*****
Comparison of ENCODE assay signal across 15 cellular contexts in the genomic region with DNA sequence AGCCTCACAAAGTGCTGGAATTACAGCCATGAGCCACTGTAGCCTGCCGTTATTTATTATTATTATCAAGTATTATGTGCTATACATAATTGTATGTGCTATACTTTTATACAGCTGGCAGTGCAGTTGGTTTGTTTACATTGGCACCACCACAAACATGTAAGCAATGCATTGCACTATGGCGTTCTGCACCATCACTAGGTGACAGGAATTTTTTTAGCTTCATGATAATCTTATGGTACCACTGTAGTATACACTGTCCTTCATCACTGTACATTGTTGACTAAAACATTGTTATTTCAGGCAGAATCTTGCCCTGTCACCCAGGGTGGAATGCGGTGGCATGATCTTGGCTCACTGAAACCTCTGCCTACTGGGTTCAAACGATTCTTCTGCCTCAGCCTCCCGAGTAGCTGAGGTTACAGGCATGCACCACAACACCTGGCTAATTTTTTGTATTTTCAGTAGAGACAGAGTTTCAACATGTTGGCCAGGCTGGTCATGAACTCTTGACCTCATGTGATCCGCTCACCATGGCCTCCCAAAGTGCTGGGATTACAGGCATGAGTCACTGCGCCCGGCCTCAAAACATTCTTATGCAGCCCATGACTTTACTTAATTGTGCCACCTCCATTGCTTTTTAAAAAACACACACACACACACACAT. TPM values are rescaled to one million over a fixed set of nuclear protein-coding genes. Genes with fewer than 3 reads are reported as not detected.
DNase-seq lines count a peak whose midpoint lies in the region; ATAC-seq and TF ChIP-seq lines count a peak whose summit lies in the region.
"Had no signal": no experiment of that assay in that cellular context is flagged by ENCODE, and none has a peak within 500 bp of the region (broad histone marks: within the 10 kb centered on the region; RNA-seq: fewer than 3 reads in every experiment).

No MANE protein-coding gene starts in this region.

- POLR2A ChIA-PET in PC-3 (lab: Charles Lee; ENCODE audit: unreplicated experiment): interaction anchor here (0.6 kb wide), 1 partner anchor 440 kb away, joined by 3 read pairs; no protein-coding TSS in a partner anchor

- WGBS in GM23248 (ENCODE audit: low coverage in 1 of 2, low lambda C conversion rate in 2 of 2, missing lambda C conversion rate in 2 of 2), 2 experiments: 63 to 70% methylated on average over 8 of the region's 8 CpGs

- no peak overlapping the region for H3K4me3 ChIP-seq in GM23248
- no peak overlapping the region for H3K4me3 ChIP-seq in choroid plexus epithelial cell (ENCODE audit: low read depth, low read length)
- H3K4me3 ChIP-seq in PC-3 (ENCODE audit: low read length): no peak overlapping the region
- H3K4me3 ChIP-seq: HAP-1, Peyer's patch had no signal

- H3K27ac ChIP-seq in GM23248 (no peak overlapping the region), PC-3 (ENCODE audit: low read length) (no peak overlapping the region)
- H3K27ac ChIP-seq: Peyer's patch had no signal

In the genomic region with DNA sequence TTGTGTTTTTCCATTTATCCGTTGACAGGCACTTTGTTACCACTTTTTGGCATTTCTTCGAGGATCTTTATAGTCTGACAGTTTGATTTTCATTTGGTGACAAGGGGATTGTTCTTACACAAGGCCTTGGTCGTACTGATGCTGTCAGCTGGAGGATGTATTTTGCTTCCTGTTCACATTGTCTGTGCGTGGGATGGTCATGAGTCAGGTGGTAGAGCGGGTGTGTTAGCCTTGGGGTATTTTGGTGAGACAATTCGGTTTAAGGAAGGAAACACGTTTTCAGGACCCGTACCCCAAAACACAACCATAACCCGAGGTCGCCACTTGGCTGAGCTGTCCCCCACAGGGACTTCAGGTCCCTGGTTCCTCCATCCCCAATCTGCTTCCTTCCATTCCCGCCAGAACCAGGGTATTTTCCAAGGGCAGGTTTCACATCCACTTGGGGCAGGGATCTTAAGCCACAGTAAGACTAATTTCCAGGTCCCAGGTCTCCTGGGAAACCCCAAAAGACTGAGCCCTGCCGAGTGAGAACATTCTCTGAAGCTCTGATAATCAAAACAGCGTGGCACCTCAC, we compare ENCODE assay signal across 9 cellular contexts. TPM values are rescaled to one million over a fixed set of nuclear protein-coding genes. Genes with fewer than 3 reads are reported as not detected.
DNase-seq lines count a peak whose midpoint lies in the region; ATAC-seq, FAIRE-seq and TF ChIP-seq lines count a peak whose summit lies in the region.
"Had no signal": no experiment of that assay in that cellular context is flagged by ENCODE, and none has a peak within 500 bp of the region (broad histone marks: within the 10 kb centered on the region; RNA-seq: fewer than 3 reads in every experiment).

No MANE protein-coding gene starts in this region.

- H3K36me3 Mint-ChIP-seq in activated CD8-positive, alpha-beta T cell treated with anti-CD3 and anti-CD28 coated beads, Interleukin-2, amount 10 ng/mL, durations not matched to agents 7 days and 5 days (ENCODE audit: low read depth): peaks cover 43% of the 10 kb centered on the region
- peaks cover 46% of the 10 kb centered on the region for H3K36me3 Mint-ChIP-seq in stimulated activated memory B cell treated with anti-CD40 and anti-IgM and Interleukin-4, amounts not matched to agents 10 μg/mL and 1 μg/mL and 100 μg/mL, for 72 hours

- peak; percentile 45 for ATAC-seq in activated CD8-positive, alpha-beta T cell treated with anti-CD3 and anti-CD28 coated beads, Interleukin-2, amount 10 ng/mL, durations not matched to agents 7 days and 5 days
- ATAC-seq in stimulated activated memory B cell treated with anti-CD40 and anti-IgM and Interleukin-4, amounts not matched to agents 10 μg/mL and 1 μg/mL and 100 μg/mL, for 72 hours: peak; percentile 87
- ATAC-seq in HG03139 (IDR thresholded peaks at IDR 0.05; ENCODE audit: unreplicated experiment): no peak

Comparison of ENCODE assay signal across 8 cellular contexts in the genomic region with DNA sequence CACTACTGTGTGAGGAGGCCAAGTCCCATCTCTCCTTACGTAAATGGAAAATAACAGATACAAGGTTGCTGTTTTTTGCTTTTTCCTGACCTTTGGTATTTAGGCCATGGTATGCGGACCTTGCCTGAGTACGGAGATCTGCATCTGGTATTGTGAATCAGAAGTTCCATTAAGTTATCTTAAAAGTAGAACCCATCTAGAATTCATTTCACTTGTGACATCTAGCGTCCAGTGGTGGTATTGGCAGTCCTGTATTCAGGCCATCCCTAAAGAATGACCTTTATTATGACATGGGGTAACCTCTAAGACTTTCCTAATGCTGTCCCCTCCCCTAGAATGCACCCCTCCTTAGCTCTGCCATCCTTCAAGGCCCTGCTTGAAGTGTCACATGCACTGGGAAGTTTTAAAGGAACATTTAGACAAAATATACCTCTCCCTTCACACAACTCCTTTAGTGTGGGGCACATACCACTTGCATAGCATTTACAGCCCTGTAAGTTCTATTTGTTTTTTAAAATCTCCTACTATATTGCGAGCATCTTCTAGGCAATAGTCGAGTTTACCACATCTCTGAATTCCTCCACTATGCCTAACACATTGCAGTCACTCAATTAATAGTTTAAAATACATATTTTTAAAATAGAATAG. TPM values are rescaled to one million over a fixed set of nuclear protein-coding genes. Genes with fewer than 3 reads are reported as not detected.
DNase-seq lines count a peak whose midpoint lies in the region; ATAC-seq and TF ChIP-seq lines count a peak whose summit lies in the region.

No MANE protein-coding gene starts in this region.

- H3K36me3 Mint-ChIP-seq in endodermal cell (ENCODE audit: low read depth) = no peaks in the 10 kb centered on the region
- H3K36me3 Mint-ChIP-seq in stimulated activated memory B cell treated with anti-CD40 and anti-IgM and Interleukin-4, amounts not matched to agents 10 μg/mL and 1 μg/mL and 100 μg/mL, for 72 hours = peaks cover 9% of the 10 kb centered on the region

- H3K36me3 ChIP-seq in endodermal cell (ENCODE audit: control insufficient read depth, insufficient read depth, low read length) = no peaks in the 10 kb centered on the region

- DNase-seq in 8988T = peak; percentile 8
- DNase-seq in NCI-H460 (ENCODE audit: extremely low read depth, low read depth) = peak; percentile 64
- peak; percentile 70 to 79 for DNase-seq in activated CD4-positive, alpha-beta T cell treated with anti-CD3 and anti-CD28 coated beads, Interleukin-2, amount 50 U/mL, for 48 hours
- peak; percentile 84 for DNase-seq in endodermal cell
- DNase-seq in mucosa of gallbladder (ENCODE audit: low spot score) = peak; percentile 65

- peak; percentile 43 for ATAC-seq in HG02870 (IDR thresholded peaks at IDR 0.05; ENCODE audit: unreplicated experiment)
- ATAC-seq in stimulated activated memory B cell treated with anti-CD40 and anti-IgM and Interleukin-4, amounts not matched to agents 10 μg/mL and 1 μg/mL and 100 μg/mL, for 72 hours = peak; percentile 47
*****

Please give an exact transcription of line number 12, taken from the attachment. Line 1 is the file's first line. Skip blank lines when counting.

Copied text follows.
- H3K27ac ChIP-seq: Peyer's patch had no signal